Subject choice: Scientists suggested the educational system as well as the social environment should encourage more women to study engineering, science, technical or business related subjects. This deficiency of women taking technical subjects is given an Irish perspective who noted the lack of female students pursuing science, engineering and technology qualifications, citing these subject choices as having particular importance because they often lead to entrepreneurial activity. However, noted in a Danish study that despite an active campaign to encourage female students to undertake technical subjects, this has not yet been reflected in an increase of females entering into entrepreneurship in the high-tech sector.
Entrepreneurial intent refers to the intent to perform entrepreneurial behavior. Entrepreneurial intention has been defined as the intention to start a new business . Zhao et al., , the intention to own a business , or the intention to be self-employed . For the purpose of this study, entrepreneurial intention is defined as an individual’s intention to be self-employed.
These studies are listed alphabetically by author in Table 1 highlighting their focus and contribution.
|Bird ||Entrepreneurial intention||Individual (theoretical)|
|Boyd and Vozikis||Entrepreneurial intention||Individual (theoretical)|
|Chen et al. ||Intention to start a business||Individual (empirical)|
|Crant||Intention to own a business||Individual (empirical)|
|Douglas and Shepherd ||Self-employment intention||Individual (empirical)|
|Katz and Gartner ||Entrepreneurial intention||Organisational (theoretical)|
|Kolvereid||Self-employment intention||Individual (empirical)|
|Kolvereid et al. ||Self-employment intention||Individual (empirical)|
|Krueger and Carsrud ||Entrepreneurial intention||Organistional (theoretical)|
|Krueger and Brazeal ||Entrepreneurial intention||Individual (theoretical)|
|Krueger et al. ||Entrepreneurial intention
Comparing and testing
|Peterman and Kennedy||Entrepreneurial intention||Individual (empirical)|
|Shapero and Sokol||Entrepreneurial event formation||Individual or Group (theoretical)|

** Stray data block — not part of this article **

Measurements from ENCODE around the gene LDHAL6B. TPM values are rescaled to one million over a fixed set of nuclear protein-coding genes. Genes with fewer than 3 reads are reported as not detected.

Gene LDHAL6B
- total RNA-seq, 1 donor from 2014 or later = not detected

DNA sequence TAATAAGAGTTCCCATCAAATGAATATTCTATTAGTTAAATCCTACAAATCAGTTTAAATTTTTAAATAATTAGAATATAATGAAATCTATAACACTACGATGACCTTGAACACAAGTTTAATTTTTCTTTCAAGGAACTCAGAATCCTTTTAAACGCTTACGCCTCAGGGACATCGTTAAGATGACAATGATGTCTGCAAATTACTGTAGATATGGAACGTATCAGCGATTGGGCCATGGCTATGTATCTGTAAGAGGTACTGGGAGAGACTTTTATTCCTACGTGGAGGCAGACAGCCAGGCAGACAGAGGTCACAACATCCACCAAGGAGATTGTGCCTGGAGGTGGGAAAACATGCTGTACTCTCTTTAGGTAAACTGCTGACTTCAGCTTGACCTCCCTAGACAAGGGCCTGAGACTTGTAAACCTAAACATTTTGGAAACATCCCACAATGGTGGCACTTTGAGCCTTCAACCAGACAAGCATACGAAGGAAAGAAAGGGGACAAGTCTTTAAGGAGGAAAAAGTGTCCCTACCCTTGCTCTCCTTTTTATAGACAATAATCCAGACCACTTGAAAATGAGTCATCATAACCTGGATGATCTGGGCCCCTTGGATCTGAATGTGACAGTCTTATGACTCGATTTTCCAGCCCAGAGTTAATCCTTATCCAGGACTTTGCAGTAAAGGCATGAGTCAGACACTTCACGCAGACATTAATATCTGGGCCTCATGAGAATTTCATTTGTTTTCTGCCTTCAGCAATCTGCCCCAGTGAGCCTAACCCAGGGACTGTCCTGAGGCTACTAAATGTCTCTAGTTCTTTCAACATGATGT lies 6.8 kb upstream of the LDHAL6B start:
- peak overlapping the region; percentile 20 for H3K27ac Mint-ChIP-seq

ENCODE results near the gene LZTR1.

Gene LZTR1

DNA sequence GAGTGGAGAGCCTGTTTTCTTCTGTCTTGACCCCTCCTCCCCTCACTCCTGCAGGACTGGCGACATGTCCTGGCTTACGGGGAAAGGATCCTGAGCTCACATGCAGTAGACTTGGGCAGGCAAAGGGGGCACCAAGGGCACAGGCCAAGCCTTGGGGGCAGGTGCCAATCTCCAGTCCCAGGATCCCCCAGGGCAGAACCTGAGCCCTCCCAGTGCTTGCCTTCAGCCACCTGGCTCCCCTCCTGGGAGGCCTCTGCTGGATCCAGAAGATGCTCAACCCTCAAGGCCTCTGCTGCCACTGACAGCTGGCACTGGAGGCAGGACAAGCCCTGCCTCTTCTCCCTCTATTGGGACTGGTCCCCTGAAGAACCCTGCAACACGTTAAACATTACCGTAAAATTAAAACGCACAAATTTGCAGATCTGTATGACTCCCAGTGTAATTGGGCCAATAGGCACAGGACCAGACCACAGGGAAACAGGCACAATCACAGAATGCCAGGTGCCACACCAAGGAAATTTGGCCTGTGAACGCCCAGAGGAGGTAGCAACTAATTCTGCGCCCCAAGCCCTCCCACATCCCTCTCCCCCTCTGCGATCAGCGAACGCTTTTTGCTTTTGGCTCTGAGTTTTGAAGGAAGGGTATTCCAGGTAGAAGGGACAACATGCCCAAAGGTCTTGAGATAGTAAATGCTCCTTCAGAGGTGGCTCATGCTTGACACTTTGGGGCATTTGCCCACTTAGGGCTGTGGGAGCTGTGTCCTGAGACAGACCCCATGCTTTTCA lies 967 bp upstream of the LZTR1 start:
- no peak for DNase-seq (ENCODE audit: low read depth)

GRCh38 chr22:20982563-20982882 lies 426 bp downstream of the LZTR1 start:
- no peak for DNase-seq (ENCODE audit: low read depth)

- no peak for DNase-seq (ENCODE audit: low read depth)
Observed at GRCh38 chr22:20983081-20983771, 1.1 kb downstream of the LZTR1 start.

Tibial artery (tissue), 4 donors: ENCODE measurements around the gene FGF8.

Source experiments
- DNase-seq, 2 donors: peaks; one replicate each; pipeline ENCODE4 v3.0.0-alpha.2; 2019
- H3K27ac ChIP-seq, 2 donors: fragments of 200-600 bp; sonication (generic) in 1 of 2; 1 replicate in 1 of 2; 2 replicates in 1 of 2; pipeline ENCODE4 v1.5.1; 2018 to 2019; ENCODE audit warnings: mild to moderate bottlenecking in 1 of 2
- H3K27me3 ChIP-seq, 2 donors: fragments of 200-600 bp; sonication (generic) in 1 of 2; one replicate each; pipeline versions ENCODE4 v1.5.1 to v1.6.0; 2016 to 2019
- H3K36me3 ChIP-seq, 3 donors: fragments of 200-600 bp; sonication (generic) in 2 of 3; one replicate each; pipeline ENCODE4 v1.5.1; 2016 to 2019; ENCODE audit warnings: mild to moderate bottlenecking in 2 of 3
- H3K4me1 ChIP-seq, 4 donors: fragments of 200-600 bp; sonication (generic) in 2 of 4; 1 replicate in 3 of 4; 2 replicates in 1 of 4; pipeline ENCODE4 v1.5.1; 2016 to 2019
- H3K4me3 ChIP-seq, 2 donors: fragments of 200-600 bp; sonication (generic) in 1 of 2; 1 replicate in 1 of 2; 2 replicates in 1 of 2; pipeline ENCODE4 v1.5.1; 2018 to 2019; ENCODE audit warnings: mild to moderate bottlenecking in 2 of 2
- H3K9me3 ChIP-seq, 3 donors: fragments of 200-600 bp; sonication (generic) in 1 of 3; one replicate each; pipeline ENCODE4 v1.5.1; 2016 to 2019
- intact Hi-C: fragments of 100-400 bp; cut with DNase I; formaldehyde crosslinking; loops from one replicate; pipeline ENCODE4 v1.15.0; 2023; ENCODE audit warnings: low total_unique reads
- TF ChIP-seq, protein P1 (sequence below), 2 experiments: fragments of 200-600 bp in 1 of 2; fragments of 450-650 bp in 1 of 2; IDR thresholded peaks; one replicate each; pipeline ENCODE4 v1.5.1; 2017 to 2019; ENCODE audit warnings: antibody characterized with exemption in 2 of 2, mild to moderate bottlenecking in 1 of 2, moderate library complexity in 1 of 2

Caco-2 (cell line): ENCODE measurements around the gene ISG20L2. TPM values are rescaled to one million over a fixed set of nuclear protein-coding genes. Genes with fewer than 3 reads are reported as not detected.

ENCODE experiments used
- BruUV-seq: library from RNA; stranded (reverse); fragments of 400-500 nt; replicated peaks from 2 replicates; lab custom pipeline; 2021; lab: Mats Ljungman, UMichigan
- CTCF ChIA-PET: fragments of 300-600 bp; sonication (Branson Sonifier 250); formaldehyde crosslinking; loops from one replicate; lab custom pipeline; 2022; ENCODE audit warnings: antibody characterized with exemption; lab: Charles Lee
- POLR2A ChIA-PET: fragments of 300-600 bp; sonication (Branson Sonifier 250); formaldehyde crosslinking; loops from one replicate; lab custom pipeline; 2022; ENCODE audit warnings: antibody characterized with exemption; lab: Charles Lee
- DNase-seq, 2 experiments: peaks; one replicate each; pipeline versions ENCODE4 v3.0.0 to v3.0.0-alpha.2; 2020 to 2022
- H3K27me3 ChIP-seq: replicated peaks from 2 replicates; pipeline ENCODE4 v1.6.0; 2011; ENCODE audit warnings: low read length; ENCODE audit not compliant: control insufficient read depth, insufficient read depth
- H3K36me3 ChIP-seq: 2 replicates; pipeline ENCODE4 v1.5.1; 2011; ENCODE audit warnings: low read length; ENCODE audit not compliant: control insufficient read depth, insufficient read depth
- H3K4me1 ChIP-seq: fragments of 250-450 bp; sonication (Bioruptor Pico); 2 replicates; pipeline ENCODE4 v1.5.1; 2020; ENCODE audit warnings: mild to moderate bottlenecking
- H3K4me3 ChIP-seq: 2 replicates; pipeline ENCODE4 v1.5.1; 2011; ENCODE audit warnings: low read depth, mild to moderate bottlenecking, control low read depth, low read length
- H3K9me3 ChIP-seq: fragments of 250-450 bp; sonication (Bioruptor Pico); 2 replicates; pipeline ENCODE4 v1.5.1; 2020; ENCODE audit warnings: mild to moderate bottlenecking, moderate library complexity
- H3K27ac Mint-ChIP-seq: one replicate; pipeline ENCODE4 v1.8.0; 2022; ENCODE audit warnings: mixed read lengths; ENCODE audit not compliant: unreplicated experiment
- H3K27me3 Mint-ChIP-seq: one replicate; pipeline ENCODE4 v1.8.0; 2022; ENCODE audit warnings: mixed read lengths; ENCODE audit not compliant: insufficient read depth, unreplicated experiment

|Zhao et al. ||Intentions to start a business||Individual (empirical)|
Table 1: Focus of authors on the contribution.
Work by Katz and Gartner  and Krueger and Carsrud  looked at organisation level entrepreneurial intentions in relation to organizational emergence and considered the influence of institutional factors to better understand their impact. Moving to individuallevel entrepreneurial intention, Bird  linked the new venture’s context with the entrepreneur’s intentions and subsequent action. Her model of intentional action included the entrepreneur’s thinking style (rational and intuitive) impacted by the entrepreneur’s personal history, personality and abilities, and the state of the environment.
Furthering this theoretical work by Bird , Boyd and Vozikis  included the concept of entrepreneurial self-efficacy into their intentions models to better explain antecedents to entrepreneurial intentions. Empirical studies by Chen et al.  and Zhao et al.  continued with the inclusion of entrepreneurial self-efficacy in their intentions models and found a significant relationship between entrepreneurial self-efficacy and entrepreneurial intention. Zhao et al.  also found empirical support for the positive impact of formal academic course participation on intentions to start a new business. In addition, they recommended future researchers employ a quasiexperimental design to evaluate such effectiveness and the research in this thesis takes this recommendation into account.
Peterman and Kennedy , using Shapero’s Entrepreneurial Event model, examined the effect of participation in an enterprise education program on intentions to start a business using a sample of secondary school students. Positive changes in student’s perceptions of the desirability and feasibility of starting a business were evidenced.
Individual’s degree of change in perceptions was related to the positiveness of their prior experience and to the positiveness of their experience in the enterprise education program.
Self-employment intentions: Phenomena such as on-line internet business and globalization have created a plethora of new opportunities for the self-employed and we have a generation of young adults who possess an unprecedented amount of technological knowhow. Individual’s career patterns no longer follow traditional work norms and as a result, experience gained through age is not necessarily a predictor of success. It follows that youth is not a barrier to entry to self-employment and that the tertiary students of the twenty-first century may consider self-employment as a viable career option following graduation.
Previous empirical research supports the view that early vocational aspirations are generally good predictors of later occupational choices and it is plausible that tertiary students with an interest in entrepreneurship will be likely to seek self-employment. The research in this study focuses on undergraduate students’ intentions to be selfemployed.
The research model suggests that self-employment intentions are formed by perceived desirability of self-employment by perceived entrepreneurial self-efficacy and Perceived barriers; the basic tenant being that intention is formed when students perceive that selfemployment is desirable and that they believe they are capable of actually being self-employed. Participation in the entrepreneurship subject is highlighted as a positive ‘trigger event’ was theorized to be an event that stimulates a change process. Participation in the entrepreneurship subject is shown as influential to the relationship between both perceived desirability of self-employment and perceived entrepreneurial self-efficacy, and self- employment intention. This means entrepreneurship education will enhance these relationships however is not essential for the formation of self-employment intentions.